Track 01. ALTERNATIVE STUDIOS

Co-chairs

 

 

 

Derek Jones, Senior Lecturer in Sustainable Design, The Open University, UK

Nicole Lotz, Senior Lecturer in Design, The Open University, UK

Contemporary higher design education is making increasing use of online, digital and distributed studios to augment, or even replace, physical (or proximate) studio space. In part this is due to increasing pressures on resources but it is also in response to increasing professional and practical uses of online and digital tools. Both have been enabled by developments in online technologies and their associated adoption as broader socio-technical tools. The body of scholarship and knowledge around such ‘alternative studios’ has grown steadily but slowly over the past decades. Very often it is scholarship, small-scale projects, and case study-based work that contributes knowledge. Whilst this is valuable, especially to practitioners and teachers, it can often be at the expense of studying deeper ideas and themes. In particular, basic questions around how alternative studio pedagogy differs (if at all) from proximate studio pedagogy, are very often answered superficially or not addressed at all. This track proposes to bring together researchers, practitioners and educators involved in alternative studios to share knowledge, cases and consider deeper themes of these as a pedagogical mode in art, design, architecture and engineering education. This will be one of the earliest gatherings of experts to focus only on alternative studios as a specific mode of design education and a further intention would be to initiate the emergence of an international community whose interests centred around this particular research area. This track would like to explore, but is not limited to, the following topics:

  • Review of definitions (or frameworks) and meanings of alternative studio ‘spaces’, for example: proximate, physical, virtual, online, distance, social, dispersed, mobile, etc.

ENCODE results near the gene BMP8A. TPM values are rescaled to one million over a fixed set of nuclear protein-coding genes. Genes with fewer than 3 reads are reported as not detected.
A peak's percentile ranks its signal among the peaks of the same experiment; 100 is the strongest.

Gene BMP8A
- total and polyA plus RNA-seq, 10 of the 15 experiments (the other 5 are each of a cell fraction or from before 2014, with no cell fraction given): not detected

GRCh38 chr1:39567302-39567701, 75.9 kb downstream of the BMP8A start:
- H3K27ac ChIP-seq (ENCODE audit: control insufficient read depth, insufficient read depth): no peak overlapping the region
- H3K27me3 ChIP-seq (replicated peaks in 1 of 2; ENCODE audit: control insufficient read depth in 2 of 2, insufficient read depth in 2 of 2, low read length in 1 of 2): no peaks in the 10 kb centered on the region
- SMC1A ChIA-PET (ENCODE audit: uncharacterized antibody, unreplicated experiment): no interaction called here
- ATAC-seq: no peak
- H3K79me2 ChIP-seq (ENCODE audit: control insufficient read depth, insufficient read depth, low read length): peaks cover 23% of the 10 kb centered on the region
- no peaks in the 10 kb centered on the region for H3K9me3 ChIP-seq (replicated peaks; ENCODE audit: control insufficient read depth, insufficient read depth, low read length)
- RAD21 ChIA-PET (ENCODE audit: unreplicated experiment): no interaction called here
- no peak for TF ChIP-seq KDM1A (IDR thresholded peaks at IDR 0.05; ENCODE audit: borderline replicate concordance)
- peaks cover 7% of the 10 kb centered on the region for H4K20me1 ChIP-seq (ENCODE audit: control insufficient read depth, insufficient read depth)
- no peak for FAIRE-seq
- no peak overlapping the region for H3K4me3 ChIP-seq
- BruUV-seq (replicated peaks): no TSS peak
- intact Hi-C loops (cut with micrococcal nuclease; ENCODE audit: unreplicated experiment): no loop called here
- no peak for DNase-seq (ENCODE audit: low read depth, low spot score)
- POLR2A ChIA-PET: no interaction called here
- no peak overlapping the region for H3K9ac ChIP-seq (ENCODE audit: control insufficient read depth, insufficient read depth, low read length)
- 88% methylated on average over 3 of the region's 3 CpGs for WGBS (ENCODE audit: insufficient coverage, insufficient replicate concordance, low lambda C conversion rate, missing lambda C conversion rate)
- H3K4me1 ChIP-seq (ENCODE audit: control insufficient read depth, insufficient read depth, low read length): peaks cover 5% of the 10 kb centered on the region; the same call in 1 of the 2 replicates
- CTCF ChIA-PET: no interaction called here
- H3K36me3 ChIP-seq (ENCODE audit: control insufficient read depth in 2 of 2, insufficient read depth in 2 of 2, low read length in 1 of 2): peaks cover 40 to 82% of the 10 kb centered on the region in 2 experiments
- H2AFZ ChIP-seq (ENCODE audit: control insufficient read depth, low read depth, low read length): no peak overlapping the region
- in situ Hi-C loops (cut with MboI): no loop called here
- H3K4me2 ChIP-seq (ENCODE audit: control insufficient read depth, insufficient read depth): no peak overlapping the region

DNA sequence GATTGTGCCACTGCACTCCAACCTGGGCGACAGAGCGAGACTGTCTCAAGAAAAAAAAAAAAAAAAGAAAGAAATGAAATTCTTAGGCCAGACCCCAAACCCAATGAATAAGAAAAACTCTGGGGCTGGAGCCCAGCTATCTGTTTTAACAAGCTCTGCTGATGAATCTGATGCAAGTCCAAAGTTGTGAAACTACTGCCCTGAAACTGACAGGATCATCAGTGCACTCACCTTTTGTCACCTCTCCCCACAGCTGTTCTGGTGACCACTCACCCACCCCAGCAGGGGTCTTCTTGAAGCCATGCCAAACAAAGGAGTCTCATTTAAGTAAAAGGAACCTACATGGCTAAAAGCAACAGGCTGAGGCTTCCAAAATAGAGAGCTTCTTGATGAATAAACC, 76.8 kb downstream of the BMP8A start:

• Studies and work on the differences and similarities between proximate and virtual studios.
  • Research into the affordances and affect in online and distance studios.
  • Intersections between social media technologies and online studios.
  • The boundaries of what an online studio is –technically, socially, professionally, and educationally.
  • Theories of the pedagogy of alternative studios.
  • Scholarship of alternative studios: case studies; learning and teaching design; practice based theory(ies).
  • Intersections between professional and educational online and distance studios –similarities, differences, modes and methods.
  • Alternative studio modes and uses with a relevance to design pedagogy and practice or studio theory.

Bibliography

Arvola, M. and Artman, H. (2008). Studio life: The construction of digital design competence. Digital Kompetanse, 2008-2, Vol. 3, 78–96.

Broadfoot, O. and Bennett, R. (2003). Design studios online?: Comparing traditional face-to-face design studio education with modern internet-based design studios. In N. Smythe (Ed.), Proceedings of the Apple University Consortium Academic and Developers Conference: Digital Voyages (pp. 9-21).

Crowther, P. (2013). Understanding the signature pedagogy of the design studio and the opportunities for its technological enhancement. Journal of Learning Design, 6(3), 18-28.

Kvan, T. (2001). The pedagogy of virtual design studios. Automation in Construction, 10(3), 345-353.

Little, P. and Cardenas, M. (2001). Use of “studio” methods in the introductory engineering design curriculum. Journal of Engineering Education, 90(3), 309-318.

Robbie, D. and Zheng, L. (2012). Flickr: Critique and collaborative feedback in a Design Course. In C. Cheal, J. Coughlin and S. Moore (eds.), Transformation in Teaching: Social Media Strategies in Higher Education (pp. 73-91). California: Informing Science Press.